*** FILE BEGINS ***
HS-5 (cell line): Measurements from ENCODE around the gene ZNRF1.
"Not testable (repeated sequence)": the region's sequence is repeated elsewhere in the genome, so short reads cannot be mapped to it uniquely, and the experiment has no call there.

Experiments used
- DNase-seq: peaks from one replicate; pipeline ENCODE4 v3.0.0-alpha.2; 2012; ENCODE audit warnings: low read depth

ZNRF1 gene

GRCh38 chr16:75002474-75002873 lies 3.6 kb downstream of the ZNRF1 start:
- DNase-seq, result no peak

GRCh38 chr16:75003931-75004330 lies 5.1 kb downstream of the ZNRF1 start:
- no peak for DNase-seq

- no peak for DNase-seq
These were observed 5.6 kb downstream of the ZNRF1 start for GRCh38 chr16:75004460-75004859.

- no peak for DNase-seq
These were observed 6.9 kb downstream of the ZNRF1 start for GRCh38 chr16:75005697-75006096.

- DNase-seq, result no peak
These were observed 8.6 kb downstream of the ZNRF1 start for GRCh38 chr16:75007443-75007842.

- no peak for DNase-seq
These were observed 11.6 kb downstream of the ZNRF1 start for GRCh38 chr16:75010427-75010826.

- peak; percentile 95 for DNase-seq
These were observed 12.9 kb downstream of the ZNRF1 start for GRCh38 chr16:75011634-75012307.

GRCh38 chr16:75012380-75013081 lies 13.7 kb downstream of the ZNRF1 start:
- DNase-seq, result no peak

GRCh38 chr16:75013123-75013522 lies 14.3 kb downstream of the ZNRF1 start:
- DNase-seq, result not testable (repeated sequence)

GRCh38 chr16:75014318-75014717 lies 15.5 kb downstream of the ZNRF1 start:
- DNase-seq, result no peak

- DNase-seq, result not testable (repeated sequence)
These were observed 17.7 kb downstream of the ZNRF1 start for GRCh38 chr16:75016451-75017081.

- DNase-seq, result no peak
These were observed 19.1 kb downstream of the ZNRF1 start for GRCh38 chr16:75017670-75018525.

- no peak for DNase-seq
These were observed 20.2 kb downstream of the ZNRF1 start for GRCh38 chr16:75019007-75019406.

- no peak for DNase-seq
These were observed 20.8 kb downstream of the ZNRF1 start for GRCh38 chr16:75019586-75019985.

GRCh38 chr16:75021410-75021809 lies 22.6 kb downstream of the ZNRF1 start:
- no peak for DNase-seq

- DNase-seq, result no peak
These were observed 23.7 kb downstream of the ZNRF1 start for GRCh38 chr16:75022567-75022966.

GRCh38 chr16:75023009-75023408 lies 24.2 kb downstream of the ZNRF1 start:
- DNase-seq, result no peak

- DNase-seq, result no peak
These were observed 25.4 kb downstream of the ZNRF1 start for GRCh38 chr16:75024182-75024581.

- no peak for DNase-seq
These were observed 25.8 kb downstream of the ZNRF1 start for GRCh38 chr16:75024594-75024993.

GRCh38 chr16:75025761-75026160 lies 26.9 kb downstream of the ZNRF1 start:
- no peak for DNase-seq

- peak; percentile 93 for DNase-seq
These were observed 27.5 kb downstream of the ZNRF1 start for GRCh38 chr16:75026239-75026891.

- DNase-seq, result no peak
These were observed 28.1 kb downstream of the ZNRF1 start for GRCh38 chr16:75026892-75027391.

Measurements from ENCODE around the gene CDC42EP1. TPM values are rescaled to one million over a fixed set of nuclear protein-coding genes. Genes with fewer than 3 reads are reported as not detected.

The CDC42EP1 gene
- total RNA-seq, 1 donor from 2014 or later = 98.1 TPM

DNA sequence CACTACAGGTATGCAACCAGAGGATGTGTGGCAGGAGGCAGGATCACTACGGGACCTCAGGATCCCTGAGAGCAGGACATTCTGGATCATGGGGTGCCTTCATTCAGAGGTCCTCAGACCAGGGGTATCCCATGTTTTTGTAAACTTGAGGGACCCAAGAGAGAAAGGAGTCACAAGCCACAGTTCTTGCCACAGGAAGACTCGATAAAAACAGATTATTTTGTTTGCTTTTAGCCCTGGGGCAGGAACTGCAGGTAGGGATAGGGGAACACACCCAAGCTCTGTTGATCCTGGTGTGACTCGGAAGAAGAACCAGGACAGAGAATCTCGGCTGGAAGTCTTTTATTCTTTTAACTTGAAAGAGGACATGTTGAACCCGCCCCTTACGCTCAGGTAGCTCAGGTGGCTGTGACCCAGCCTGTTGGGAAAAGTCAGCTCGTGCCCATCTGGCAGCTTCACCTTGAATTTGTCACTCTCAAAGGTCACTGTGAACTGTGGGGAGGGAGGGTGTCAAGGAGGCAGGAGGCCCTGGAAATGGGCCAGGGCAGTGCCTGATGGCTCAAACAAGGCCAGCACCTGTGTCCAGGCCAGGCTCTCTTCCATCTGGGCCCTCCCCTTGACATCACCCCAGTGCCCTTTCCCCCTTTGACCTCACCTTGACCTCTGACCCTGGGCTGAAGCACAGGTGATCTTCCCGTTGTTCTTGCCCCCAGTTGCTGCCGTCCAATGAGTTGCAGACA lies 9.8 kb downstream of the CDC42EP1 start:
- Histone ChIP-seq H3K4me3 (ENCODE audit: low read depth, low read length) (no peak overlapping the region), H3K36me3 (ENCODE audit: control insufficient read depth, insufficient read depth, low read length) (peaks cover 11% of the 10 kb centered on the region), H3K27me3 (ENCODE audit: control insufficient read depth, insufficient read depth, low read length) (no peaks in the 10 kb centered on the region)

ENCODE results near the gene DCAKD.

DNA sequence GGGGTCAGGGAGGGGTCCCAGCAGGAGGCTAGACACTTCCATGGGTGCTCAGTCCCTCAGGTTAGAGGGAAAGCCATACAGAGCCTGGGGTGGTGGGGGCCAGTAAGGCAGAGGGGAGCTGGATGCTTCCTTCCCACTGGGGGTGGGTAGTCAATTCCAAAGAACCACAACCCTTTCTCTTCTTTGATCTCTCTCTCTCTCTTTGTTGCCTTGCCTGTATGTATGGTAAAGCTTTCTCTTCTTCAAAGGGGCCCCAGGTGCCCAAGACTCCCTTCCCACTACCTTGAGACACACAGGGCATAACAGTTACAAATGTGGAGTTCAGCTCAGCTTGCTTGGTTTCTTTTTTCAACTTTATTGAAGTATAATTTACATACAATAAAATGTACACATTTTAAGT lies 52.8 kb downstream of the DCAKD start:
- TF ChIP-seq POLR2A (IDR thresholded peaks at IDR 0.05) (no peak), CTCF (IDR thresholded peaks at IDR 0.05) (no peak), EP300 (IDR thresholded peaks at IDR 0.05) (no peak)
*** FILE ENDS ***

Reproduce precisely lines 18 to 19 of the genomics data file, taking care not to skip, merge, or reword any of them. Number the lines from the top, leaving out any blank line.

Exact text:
- peak; percentile 95 for DNase-seq
These were observed 12.9 kb downstream of the ZNRF1 start for GRCh38 chr16:75011634-75012307.